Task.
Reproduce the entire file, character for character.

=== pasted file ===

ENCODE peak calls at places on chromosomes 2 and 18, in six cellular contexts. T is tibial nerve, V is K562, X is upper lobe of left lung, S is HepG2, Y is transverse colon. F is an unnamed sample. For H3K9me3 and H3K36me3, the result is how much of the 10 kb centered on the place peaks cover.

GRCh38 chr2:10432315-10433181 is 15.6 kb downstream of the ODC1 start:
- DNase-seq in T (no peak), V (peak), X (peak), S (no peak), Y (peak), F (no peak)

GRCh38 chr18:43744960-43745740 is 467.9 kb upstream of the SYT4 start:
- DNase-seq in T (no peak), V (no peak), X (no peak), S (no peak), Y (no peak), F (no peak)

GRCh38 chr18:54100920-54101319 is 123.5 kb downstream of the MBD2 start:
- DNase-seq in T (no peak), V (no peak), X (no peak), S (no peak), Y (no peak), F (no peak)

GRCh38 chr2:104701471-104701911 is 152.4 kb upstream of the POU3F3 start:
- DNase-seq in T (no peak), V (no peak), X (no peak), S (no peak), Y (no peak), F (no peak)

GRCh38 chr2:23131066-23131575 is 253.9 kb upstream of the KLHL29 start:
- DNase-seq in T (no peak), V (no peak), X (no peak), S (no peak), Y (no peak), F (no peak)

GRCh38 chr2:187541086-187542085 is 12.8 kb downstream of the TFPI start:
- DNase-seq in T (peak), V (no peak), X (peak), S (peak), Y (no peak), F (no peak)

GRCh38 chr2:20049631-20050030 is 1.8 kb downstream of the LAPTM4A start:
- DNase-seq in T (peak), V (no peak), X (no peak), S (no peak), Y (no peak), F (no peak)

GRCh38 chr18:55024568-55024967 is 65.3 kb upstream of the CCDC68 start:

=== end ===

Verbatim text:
ENCODE peak calls at places on chromosomes 2 and 18, in six cellular contexts. T is tibial nerve, V is K562, X is upper lobe of left lung, S is HepG2, Y is transverse colon. F is an unnamed sample. For H3K9me3 and H3K36me3, the result is how much of the 10 kb centered on the place peaks cover.

GRCh38 chr2:10432315-10433181 is 15.6 kb downstream of the ODC1 start:
- DNase-seq in T (no peak), V (peak), X (peak), S (no peak), Y (peak), F (no peak)

GRCh38 chr18:43744960-43745740 is 467.9 kb upstream of the SYT4 start:
- DNase-seq in T (no peak), V (no peak), X (no peak), S (no peak), Y (no peak), F (no peak)

GRCh38 chr18:54100920-54101319 is 123.5 kb downstream of the MBD2 start:
- DNase-seq in T (no peak), V (no peak), X (no peak), S (no peak), Y (no peak), F (no peak)

GRCh38 chr2:104701471-104701911 is 152.4 kb upstream of the POU3F3 start:
- DNase-seq in T (no peak), V (no peak), X (no peak), S (no peak), Y (no peak), F (no peak)

GRCh38 chr2:23131066-23131575 is 253.9 kb upstream of the KLHL29 start:
- DNase-seq in T (no peak), V (no peak), X (no peak), S (no peak), Y (no peak), F (no peak)

GRCh38 chr2:187541086-187542085 is 12.8 kb downstream of the TFPI start:
- DNase-seq in T (peak), V (no peak), X (peak), S (peak), Y (no peak), F (no peak)

GRCh38 chr2:20049631-20050030 is 1.8 kb downstream of the LAPTM4A start:
- DNase-seq in T (peak), V (no peak), X (no peak), S (no peak), Y (no peak), F (no peak)

GRCh38 chr18:55024568-55024967 is 65.3 kb upstream of the CCDC68 start: